IOM Brings Up the Situation of Conflict-Affected People in Ukraine with the Regional Director’s Visit

11 June 2018

The conflict in the east of Ukraine has escalated over last weeks, causing destruction and victims among both military and civilians, and aggravating the suffering of conflict-affected people both sides of the contact line.

Argentina Szabados, IOM Regional Director for South-Eastern Europe, Eastern Europe and Central Asia, visited Ukraine last week (4-9 June) to reiterate the UN Migration Agency commitment to further support conflict-affected communities through humanitarian aid, self-employment training and grants, initiatives aimed at social cohesion and peacebuilding, as well as through rehabilitation of social infrastructure. She met with IOM staff, partners, donors and beneficiaries in Kyiv and in the field.

“Ukraine is the largest displacement crisis in Europe since the Balkan wars,” said Argentina Szabados. “Now in its fifth year, with thousands dead and 1.5 million displaced, it is scandalous that this conflict remains largely forgotten.”

“Almost one-third of conflict-affected people in Ukraine, including displaced persons, returnees, and residents of Ukraine's eastern conflict area, are elderly, who have very scarce or no resources to take care of themselves and ensure they have enough food, fuels, winter clothing or medicines, as well as to repair their houses damaged by shelling,” she added.

Despite all this, the crisis response efforts in Ukraine remain underfunded, with the Humanitarian Response Plan for last year funded by 37% and the one for the current year covered only at 17% as of early June.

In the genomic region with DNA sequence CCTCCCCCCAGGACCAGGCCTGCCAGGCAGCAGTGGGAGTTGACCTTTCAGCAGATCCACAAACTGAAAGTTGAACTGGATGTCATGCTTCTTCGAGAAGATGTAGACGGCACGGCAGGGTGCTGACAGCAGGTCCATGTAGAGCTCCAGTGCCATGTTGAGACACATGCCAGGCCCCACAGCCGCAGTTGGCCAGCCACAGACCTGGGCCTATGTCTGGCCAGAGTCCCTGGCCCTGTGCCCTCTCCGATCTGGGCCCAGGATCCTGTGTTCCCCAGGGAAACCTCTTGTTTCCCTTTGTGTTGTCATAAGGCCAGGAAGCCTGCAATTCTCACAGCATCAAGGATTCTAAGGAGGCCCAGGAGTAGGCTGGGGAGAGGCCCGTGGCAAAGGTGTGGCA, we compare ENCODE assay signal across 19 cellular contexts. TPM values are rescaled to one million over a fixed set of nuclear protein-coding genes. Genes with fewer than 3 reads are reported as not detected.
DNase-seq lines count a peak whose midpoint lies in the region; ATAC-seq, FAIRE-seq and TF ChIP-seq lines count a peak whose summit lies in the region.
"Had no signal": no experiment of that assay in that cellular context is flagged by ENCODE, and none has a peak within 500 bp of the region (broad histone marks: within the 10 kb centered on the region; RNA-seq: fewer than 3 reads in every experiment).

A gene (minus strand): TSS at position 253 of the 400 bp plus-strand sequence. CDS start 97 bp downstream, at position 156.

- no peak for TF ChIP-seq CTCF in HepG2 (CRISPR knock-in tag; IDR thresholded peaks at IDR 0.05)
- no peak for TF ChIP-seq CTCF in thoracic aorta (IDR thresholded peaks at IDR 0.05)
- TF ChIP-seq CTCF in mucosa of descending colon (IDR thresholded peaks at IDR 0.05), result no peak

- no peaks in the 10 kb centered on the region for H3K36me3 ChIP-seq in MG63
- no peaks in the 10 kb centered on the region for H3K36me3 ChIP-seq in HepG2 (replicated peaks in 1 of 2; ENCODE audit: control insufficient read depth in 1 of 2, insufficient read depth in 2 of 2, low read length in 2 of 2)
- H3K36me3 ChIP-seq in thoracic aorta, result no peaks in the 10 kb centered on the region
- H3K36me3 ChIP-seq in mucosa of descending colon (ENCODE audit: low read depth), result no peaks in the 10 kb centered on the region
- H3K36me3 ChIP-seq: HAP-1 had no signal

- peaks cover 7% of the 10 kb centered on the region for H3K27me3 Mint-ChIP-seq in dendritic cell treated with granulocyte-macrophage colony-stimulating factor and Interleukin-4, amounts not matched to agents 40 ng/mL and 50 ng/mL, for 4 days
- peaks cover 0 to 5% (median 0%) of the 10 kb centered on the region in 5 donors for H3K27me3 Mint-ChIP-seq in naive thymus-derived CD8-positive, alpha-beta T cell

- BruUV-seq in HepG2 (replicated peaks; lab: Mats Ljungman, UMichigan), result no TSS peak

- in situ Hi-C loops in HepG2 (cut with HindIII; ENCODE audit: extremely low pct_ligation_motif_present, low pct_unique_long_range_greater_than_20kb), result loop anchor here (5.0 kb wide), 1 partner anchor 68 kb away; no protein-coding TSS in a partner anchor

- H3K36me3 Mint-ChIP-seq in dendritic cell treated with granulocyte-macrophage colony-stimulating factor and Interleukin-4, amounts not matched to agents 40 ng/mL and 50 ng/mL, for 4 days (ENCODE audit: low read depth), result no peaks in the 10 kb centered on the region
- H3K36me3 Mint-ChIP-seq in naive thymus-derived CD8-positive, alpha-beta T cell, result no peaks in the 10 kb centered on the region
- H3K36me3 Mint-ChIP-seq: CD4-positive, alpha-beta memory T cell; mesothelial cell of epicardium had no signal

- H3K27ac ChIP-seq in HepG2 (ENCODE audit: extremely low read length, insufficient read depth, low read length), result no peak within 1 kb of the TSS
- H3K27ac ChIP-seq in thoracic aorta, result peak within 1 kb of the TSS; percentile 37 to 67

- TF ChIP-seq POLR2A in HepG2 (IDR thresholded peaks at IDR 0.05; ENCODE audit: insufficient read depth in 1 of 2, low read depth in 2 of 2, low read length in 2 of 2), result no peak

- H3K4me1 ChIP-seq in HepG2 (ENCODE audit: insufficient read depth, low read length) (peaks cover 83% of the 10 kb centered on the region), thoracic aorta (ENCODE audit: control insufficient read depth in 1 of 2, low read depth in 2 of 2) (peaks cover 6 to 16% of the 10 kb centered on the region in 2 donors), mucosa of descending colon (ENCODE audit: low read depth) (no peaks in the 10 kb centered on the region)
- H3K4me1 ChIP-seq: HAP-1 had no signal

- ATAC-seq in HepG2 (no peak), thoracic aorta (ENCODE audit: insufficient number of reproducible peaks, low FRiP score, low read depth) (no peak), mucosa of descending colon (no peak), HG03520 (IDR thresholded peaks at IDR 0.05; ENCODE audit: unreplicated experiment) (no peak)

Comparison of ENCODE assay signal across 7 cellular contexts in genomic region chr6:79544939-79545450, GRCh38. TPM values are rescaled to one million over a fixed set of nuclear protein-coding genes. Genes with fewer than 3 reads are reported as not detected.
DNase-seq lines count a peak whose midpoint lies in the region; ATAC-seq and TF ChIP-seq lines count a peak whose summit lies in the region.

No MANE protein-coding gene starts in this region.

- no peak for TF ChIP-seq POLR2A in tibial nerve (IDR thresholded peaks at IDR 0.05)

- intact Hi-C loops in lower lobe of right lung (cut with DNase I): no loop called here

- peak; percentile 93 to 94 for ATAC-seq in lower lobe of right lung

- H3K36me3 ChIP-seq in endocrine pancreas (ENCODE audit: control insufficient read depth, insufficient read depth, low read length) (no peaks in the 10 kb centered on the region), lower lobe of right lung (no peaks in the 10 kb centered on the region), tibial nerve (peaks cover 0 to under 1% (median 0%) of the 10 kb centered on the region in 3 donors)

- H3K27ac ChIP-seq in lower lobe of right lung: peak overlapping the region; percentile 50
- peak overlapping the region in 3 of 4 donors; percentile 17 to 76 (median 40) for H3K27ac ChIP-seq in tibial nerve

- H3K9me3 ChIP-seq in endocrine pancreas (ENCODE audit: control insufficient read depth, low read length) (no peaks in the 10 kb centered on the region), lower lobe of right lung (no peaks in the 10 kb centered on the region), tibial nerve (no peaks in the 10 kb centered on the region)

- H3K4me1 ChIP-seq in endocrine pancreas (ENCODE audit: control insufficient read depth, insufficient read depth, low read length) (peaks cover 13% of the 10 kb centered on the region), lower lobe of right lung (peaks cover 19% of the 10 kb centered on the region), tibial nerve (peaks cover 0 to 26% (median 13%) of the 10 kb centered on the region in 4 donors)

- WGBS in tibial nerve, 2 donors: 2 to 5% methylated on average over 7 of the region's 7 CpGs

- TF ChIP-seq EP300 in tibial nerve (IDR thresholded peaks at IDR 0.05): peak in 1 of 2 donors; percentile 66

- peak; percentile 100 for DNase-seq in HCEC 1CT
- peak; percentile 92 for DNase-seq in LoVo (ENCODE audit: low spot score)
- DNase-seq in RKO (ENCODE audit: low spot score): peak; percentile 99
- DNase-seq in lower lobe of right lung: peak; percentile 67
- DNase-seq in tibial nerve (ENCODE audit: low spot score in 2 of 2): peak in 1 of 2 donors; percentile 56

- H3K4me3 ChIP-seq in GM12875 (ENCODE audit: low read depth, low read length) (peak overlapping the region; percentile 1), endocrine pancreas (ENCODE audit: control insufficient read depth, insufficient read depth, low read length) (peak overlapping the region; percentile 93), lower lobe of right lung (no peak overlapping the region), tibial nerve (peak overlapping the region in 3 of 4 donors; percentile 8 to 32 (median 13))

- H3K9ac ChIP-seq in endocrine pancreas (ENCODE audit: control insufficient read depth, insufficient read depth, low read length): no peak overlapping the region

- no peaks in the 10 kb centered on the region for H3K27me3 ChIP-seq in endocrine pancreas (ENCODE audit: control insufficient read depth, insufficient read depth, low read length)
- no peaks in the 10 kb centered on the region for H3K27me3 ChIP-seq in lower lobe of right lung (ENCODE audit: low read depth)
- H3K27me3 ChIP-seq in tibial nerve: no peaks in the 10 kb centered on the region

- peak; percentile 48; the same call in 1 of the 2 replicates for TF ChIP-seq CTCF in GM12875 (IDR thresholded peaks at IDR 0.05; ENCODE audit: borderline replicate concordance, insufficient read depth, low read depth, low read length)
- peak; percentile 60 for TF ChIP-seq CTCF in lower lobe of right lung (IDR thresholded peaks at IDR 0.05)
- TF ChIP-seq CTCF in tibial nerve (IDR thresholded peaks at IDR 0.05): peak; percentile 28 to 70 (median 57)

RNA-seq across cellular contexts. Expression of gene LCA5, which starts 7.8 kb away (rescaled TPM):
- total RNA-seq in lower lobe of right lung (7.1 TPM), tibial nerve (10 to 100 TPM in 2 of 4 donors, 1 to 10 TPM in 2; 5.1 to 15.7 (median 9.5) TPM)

Since the annexation of Crimea and outbreak of the conflict in 2014, IOM has assisted over 245,000 internally displaced persons and conflict-affected people in Ukraine.

At the meeting with Argentina Szabados, Vadym Chernysh, Minister for Temporary Occupied Territories and Internally Displaced Persons of Ukraine, thanked IOM for supporting people who fled the conflict as well as members of communities which host them. “For successful conflict prevention and peacebuilding, it is of crucial importance to assist the most vulnerable people among both displaced and local populations, and we appreciate IOM’s continuous and active involvement in this work,” said Minister Chernysh.

As highlighted by Evhen Vilinskyi, First Deputy Head of Donetsk Regional State Administration, there are no reasons to expect that those displaced by the conflict will be able to return to their homes in the nearest future. “We will further need to work hard on assistance to conflict-affected people and we are grateful to IOM for the excellent cooperation benefitting displaced people and host communities,” he said. 

Argentina Szabados was able to witness the resilience of Ukrainian conflict-affected people while meeting with IOM beneficiaries in Donetsk Region. “People who went through extremely traumatizing experiences and whose stories are really heartbreaking were able to start their lives from scratch, developing successful businesses or being employed in their new communities. IOM provided them with additional resources – assets and some training – but it is our beneficiaries’ motivation and courage that makes the result so impressive.”

Displaced woman, whose curtain shop received furniture from IOM, shares her story with IOM Regional Director Argentina Szabados (right) and IOM Ukraine Chief of Mission Dr. Thomas Lothar Weiss


IOM Regional Director Argentina Szabados visits IOM-supported sewing courses in Kramatorsk, eastern Ukraine

Single mother of two, residing in Toretsk,  5 km from the contact line separating two conflict sides in eastern Ukraine, welcomes IOM delegation at her household. This spring she received cash assistance from IOM to cover her most urgent needs

“The international community’s involvement is vital both in assisting the most vulnerable people in need and supporting millions of conflict-affected Ukrainians, while strengthening resilience and recovery at local levels. The people of Ukraine must be able to get back on their feet and build a future filled with hope,” said Argentina Szabados. "It is time to act".